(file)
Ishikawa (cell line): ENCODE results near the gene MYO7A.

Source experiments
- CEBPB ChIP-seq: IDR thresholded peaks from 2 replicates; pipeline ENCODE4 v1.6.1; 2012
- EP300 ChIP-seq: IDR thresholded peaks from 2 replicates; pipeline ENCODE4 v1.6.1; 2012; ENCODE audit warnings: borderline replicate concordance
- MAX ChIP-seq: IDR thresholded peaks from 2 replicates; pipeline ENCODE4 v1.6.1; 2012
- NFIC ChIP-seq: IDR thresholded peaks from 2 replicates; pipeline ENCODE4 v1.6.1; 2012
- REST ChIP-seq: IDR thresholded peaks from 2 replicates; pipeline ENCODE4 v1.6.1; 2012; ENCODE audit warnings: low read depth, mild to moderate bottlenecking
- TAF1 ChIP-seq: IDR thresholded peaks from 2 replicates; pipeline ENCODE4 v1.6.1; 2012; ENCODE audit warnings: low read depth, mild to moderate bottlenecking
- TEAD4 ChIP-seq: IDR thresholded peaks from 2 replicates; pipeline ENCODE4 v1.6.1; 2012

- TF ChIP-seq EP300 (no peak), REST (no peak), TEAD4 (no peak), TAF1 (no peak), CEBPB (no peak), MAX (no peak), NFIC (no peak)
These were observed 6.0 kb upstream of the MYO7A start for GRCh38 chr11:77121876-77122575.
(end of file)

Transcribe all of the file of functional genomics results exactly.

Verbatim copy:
Ishikawa (cell line): ENCODE results near the gene MYO7A.

Source experiments
- CEBPB ChIP-seq: IDR thresholded peaks from 2 replicates; pipeline ENCODE4 v1.6.1; 2012
- EP300 ChIP-seq: IDR thresholded peaks from 2 replicates; pipeline ENCODE4 v1.6.1; 2012; ENCODE audit warnings: borderline replicate concordance
- MAX ChIP-seq: IDR thresholded peaks from 2 replicates; pipeline ENCODE4 v1.6.1; 2012
- NFIC ChIP-seq: IDR thresholded peaks from 2 replicates; pipeline ENCODE4 v1.6.1; 2012
- REST ChIP-seq: IDR thresholded peaks from 2 replicates; pipeline ENCODE4 v1.6.1; 2012; ENCODE audit warnings: low read depth, mild to moderate bottlenecking
- TAF1 ChIP-seq: IDR thresholded peaks from 2 replicates; pipeline ENCODE4 v1.6.1; 2012; ENCODE audit warnings: low read depth, mild to moderate bottlenecking
- TEAD4 ChIP-seq: IDR thresholded peaks from 2 replicates; pipeline ENCODE4 v1.6.1; 2012

- TF ChIP-seq EP300 (no peak), REST (no peak), TEAD4 (no peak), TAF1 (no peak), CEBPB (no peak), MAX (no peak), NFIC (no peak)
These were observed 6.0 kb upstream of the MYO7A start for GRCh38 chr11:77121876-77122575.